Elton John, piano, vocals
Dee Murry, bass
Nigel Olson, drums
Elton John hit America with the single "Your Song," which immediately characterized him as a sensitive singer/songwriter who just happened to use a piano instead of a guitar. His later work showed him as a very successful pop songwriter.
But Elton John, at least in the beginning, thought of himself as a rocker in the Jerry Lee Lewis mode. He complained how "Your Song" gave the wrong impression, that he would much rather rock out than play the role of the singer/songwriter.
11/17/70* proves him right.
It was somewhat groundbreaking from the start. Elton was asked to perform a live radio concert in A&R studios in New York on November 11, 1970. A small group of people were in the audience, and the set went onto the airwaves. Afterwards, Elton and his producer, Gus Dudgeon**, listened to the tape of the concert and were impressed by its quality. Because of this, and because bootlegs of the concert were showing up, they released it as an album.
It's a high energy, rocking show. The concert*** stared out with "Bad Side of the Moon" from original album. The original song (from his Elton John album) was a moderate tempo rock song with a string accompaniment. Here, not only is it stripped down to piano, bass, and drums, but it at a faster, wilder tempo. "Amoreena" (from Tumbleweed Connection) turns from almost a ballad to rock, while "Take Me to the Pilot," a pretty uptempo rocker to begin with, becomes a frenzied anthem.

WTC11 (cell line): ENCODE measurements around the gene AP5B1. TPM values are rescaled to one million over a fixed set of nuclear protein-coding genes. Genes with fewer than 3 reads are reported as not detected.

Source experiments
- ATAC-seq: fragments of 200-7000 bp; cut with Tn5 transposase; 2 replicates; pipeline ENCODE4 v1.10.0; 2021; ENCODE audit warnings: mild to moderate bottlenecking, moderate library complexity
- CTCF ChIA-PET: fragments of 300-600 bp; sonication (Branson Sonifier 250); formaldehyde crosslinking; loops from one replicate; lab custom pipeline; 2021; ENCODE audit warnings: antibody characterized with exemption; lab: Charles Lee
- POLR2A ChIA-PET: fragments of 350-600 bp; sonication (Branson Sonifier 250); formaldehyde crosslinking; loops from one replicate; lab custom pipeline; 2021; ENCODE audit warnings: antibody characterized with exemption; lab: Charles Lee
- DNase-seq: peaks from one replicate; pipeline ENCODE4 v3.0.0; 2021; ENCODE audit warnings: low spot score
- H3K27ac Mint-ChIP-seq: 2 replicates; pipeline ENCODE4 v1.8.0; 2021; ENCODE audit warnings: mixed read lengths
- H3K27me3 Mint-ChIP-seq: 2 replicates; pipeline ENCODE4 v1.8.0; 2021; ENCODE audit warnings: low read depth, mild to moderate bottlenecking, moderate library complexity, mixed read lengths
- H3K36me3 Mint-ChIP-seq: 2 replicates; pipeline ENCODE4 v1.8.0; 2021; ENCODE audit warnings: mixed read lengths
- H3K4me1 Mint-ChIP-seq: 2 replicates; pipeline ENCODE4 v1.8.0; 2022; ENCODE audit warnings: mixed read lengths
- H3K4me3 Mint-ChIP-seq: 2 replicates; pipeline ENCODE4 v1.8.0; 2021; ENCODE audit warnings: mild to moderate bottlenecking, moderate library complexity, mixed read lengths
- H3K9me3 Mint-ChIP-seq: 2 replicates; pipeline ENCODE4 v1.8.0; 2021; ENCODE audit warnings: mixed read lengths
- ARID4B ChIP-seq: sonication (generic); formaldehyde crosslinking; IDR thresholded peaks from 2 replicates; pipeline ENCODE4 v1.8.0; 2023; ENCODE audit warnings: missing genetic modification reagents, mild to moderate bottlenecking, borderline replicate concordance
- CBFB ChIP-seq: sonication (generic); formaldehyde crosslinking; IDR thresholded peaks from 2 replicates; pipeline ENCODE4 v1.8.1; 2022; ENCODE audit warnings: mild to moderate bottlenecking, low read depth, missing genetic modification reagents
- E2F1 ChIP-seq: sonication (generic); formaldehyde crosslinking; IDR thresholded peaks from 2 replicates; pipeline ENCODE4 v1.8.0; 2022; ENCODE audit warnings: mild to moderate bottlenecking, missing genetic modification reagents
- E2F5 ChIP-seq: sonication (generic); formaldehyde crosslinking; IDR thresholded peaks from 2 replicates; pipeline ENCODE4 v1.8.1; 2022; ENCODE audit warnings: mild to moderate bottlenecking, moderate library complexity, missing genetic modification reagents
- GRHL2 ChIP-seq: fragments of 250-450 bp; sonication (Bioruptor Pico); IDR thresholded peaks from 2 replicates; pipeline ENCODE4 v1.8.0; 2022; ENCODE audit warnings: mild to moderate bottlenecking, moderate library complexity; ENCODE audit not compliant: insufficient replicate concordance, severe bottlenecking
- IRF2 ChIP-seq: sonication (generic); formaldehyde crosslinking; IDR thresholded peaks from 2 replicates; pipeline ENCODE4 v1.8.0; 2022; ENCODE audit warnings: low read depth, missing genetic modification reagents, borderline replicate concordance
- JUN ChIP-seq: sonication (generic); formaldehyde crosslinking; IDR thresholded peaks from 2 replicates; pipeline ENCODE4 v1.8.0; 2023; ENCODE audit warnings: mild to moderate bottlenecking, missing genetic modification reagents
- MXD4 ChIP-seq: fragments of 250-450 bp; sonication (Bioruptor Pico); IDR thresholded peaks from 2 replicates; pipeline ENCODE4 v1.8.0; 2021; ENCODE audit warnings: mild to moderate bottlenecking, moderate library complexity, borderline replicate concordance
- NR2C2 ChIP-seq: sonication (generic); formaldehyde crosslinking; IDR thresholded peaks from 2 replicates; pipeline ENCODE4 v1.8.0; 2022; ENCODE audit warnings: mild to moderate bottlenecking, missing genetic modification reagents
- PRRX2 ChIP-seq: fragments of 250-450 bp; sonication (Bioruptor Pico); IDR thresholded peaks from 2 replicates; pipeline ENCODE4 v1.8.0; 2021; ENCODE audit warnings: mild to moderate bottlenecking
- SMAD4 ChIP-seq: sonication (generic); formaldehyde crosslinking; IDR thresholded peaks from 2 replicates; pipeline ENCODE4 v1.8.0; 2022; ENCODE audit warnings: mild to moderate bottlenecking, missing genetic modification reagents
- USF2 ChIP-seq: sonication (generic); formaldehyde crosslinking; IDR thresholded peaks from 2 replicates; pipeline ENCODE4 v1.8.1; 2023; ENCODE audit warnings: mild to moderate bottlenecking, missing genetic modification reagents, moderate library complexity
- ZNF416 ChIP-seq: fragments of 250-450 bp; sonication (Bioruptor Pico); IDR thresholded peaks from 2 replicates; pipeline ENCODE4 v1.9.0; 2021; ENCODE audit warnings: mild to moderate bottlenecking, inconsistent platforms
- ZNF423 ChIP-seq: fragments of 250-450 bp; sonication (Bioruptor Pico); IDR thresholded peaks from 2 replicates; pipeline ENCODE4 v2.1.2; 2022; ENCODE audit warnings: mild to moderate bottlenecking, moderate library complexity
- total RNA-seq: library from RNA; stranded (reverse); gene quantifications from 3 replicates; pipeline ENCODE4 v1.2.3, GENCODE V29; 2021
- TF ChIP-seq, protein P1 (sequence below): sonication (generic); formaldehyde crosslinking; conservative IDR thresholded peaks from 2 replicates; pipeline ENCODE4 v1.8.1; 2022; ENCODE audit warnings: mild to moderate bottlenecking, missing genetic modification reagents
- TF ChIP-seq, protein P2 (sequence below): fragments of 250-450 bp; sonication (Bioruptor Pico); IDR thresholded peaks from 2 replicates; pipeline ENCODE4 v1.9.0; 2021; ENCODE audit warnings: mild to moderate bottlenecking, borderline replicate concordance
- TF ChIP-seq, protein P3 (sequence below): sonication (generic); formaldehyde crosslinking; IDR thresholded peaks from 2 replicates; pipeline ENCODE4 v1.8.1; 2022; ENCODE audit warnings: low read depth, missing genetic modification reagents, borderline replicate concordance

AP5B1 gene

The rest of the concert continues at this wild pace. "Sixty Years On" slows things up a bit, but Elton goes back to rocking with a cover of "Honky Tonk Woman" and the obscure original "Can I Put You On."
The high point of the album is its finale, an 18+ minute version of "Burn Down the Mission," performed at a breakneck pace and interpolating verses from "My Baby Left Me" and "Get Back."
It is an exhilarating experience.
The album sold OK, but was his worst selling album of the early 70s. It reached 11 on the Billboard charts, but that was nothing for an artist who had seven number one albums. Elton also went in a different direction, moving away from the Jerry Lee Lewis piano pounding to more pop songs. Those who liked songs like "Levon," "Tiny Dancer," or "Daniel," would have found 11/17/70 a bit too different and even his foray into rock and roll -- "Crocodile Rock" -- doesn't come close to the energy he showed on that one night.
The CD is still in print, often for good prices, but iTunes has only portions of the concert (because he included songs by the Beatles and the Stones). Hopefully, it will be available there, too.
But if you want to see a different Elton John than you're used to, seek out this gem.
*In the UK, of course, the album name is 17/11/70.
** Also the producer of several Bonzo Dog Band albums. I had to mention that.
***The original album changed the order of the songs and left off "Amoreena."